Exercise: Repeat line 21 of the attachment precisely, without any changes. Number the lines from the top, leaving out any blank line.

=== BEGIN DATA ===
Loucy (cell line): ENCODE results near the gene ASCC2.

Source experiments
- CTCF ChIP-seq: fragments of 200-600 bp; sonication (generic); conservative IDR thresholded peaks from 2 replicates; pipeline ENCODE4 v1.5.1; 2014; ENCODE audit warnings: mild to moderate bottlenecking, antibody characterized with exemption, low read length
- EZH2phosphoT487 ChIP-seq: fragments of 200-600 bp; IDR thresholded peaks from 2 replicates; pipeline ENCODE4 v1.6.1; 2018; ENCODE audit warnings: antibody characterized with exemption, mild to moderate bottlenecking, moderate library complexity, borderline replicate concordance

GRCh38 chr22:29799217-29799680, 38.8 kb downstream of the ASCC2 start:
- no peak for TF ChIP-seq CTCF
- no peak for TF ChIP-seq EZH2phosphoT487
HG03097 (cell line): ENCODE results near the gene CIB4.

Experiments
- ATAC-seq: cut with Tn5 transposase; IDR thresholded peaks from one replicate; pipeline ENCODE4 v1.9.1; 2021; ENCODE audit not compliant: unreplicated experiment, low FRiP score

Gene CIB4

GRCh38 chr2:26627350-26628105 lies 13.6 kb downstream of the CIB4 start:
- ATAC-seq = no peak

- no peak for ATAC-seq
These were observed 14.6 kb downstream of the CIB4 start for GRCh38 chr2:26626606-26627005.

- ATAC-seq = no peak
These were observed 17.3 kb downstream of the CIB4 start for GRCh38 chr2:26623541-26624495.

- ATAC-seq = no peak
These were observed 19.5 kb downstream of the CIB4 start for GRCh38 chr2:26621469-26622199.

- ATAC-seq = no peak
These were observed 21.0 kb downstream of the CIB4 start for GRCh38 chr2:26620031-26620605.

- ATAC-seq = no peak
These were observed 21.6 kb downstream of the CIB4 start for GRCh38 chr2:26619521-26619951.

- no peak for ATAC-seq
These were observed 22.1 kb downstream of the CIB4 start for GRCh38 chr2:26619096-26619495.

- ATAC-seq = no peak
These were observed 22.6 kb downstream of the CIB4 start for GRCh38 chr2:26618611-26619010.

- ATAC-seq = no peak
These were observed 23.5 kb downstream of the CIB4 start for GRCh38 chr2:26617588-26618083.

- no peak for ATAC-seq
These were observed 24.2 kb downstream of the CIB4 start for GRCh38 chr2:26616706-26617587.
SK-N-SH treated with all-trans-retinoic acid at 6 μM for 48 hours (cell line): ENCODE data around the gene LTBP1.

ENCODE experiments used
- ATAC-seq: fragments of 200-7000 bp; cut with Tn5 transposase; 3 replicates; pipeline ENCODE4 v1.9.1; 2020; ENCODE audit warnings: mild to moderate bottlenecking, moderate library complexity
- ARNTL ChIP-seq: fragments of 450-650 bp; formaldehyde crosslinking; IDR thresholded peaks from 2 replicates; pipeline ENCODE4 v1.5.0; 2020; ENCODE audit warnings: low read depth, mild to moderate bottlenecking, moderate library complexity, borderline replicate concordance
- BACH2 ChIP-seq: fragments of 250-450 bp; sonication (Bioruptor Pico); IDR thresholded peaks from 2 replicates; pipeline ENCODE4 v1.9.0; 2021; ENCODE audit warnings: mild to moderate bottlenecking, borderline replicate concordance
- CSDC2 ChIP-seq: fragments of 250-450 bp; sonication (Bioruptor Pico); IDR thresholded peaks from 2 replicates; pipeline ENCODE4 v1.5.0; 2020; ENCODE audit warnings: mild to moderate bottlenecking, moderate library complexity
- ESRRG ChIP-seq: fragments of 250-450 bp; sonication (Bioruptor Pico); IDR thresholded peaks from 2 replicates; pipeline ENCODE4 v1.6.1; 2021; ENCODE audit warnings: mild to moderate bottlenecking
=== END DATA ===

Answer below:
These were observed 21.0 kb downstream of the CIB4 start for GRCh38 chr2:26620031-26620605.